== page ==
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Tech & Sourcing @ Morgan Lewis

TECHNOLOGY, OUTSOURCING, AND COMMERCIAL TRANSACTIONS
NEWS FOR LAWYERS AND SOURCING PROFESSIONALS

The United Kingdom’s Digital Regulation Cooperation Forum (DRCF) on March 10 announced in its 2021–2022 workplan that the UK Financial Conduct Authority (FCA) will join as a full member from April 1, 2021.

The UK Competition and Markets Authority (CMA), the Information Commissioner’s Office (ICO), and the Office of Communications (Ofcom) formed the DRCF in July 2020 to ensure a greater level of cooperation on online regulatory matters and to enable coherent, informed, and responsive regulation of the UK digital economy. The CMA, ICO, and Ofcom stated that by working together, they will be better able to respond to the scale and global nature of large digital platforms and the speed at which platforms innovate.

The DRCF’s founding objectives focus on collaboration, informed policy making, and enhanced regulatory capabilities, as well as on anticipating future developments, promoting innovation, and strengthening international engagement.

Impact of FCA’s Full Membership

The FCA has been an observer member since the establishment of the DRCF. Its full membership may deepen the FCA’s engagement with the DRCF and both inform and potentially enhance the DRCF’s influence on policy making.

First off, the FCA will bring financial regulation within the DRCF’s scope of regulatory cooperation, which currently includes competition, communications services and broadcasting, data protection, and regulation of harmful online content. The increasingly online nature of financial services creates many overlapping issues with the DRCF’s other policy areas.

The FCA will also offer significant experience in digital regulatory developments, having led policy approaches to support fintech innovation via its regulatory sandbox. The DRCF touts the FCA’s experience on data regimes such as open banking and open finance. In respect of artificial intelligence (AI), which is one of the DRCF’s focuses for the coming year (see below), the FCA is working on a collaboration with the Alan Turing Institute to consider artificial intelligence transparency, which is expected to be reported shortly, and it is working with the Bank of England on the AI Public Private Forum to facilitate dialogue between the public and private sectors to better understand the use and impact of AI in financial services.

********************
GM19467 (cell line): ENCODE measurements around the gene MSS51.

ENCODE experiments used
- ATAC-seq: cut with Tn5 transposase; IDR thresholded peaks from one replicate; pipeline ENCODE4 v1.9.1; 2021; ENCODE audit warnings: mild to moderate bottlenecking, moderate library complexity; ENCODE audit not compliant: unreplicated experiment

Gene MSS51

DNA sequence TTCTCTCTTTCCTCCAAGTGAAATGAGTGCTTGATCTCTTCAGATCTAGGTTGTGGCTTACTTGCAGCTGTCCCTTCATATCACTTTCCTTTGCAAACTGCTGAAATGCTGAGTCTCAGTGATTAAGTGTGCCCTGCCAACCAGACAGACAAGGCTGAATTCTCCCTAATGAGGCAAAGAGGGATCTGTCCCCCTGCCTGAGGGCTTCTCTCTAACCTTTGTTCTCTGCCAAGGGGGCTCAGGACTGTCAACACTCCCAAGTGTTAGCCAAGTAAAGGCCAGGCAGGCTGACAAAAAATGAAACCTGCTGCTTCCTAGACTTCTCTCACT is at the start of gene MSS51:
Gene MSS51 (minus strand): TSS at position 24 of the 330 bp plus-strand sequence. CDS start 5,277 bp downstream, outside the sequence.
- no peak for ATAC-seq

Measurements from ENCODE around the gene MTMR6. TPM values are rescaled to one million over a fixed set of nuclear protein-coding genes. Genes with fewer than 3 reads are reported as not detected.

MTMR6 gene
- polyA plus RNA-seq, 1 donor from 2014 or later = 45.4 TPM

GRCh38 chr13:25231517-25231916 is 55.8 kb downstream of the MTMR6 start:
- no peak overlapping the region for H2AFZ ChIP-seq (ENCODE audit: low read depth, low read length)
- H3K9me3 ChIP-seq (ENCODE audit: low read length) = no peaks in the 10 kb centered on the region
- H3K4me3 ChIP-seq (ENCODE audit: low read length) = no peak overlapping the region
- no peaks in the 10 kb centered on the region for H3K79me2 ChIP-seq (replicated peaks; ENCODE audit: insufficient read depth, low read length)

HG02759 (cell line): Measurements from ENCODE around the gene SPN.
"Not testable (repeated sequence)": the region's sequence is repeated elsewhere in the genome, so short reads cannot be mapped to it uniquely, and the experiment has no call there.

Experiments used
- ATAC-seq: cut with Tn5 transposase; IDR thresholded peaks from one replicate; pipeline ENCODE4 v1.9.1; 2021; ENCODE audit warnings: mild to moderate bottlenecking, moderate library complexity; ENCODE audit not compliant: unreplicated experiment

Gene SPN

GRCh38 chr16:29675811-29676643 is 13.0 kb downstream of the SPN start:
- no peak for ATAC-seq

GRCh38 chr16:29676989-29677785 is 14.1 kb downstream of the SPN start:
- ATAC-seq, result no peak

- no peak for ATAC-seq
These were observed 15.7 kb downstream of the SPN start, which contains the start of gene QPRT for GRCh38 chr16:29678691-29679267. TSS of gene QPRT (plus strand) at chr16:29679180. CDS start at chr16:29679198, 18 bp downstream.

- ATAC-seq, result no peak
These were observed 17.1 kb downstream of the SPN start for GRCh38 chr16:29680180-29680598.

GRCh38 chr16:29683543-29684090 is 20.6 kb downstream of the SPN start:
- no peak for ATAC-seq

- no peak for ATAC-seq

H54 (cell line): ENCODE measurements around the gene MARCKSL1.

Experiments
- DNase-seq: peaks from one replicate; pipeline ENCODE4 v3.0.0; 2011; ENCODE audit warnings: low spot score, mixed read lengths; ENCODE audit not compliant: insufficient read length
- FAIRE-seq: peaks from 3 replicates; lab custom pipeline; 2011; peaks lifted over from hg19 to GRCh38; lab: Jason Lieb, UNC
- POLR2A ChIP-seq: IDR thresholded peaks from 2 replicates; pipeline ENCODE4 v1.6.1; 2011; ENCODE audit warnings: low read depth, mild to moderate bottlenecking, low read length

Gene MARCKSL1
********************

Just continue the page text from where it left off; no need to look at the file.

Finally, the FCA’s established relationships with financial regulators in other jurisdictions and global regulatory organizations may prove valuable for strengthening the DRCF’s international engagement.

DRCF’s Workplan for 2021–2022

The DRCF’s 2021–2022 workplan details how its members will pool their expertise and resources, work more closely together on online regulatory matters of mutual importance, and report on results.

The workplan identifies three priority areas:

  1. Responding strategically to industry and technological developments, through launching joint projects on cross-cutting issues. The DRCF states that projects will include research into service design frameworks, AI, digital advertising technologies, and end-to-end encryption.
  2. Developing joined-up regulatory approaches. The DRCF states that areas of focus will be on the interrelation between data protection and competition regulation, the ICO’s new Age-Appropriate Design Code that will become effective in September 2021, and the regulation of video-sharing platforms and online harms.
  3. Building technical and analytical capabilities. The DRCF states that this will involve exploring operational models to support more efficient skills and expertise sharing in the future, such as cross-regulator specialist teams.

The DRCF does not itself have regulatory powers to make or enforce rules. However, the DRCF’s output will be worth monitoring over the coming year as its work, particularly its research and conclusions from stakeholder engagement, may influence the rule making of its individual members.